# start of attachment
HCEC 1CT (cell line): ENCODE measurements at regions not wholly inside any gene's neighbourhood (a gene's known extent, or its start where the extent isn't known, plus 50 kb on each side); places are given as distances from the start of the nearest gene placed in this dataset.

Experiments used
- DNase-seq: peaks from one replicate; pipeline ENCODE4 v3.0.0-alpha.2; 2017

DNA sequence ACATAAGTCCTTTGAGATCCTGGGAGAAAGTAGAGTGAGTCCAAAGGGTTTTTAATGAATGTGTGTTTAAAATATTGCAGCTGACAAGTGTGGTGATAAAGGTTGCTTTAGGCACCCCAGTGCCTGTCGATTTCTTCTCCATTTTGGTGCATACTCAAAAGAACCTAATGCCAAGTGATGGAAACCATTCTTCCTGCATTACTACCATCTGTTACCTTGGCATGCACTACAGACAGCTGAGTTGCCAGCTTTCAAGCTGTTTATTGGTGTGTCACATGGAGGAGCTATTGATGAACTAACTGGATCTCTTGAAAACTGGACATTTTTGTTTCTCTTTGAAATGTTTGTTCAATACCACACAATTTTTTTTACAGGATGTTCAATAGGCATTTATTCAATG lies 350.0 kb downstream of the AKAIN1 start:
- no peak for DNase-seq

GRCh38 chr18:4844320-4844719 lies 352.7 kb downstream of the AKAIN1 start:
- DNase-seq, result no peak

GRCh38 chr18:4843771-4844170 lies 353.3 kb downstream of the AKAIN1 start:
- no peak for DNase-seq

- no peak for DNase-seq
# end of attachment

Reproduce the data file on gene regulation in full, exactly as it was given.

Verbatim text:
HCEC 1CT (cell line): ENCODE measurements at regions not wholly inside any gene's neighbourhood (a gene's known extent, or its start where the extent isn't known, plus 50 kb on each side); places are given as distances from the start of the nearest gene placed in this dataset.

Experiments used
- DNase-seq: peaks from one replicate; pipeline ENCODE4 v3.0.0-alpha.2; 2017

DNA sequence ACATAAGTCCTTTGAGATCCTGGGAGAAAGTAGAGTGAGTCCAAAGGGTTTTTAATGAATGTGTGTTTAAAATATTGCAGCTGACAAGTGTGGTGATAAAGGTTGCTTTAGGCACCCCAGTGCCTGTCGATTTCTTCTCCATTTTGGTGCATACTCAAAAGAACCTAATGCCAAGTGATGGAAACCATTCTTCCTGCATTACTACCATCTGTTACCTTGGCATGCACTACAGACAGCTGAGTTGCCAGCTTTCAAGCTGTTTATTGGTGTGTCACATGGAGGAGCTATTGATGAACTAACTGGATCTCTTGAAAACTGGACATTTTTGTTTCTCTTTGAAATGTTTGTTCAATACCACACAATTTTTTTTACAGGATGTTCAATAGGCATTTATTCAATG lies 350.0 kb downstream of the AKAIN1 start:
- no peak for DNase-seq

GRCh38 chr18:4844320-4844719 lies 352.7 kb downstream of the AKAIN1 start:
- DNase-seq, result no peak

GRCh38 chr18:4843771-4844170 lies 353.3 kb downstream of the AKAIN1 start:
- no peak for DNase-seq

- no peak for DNase-seq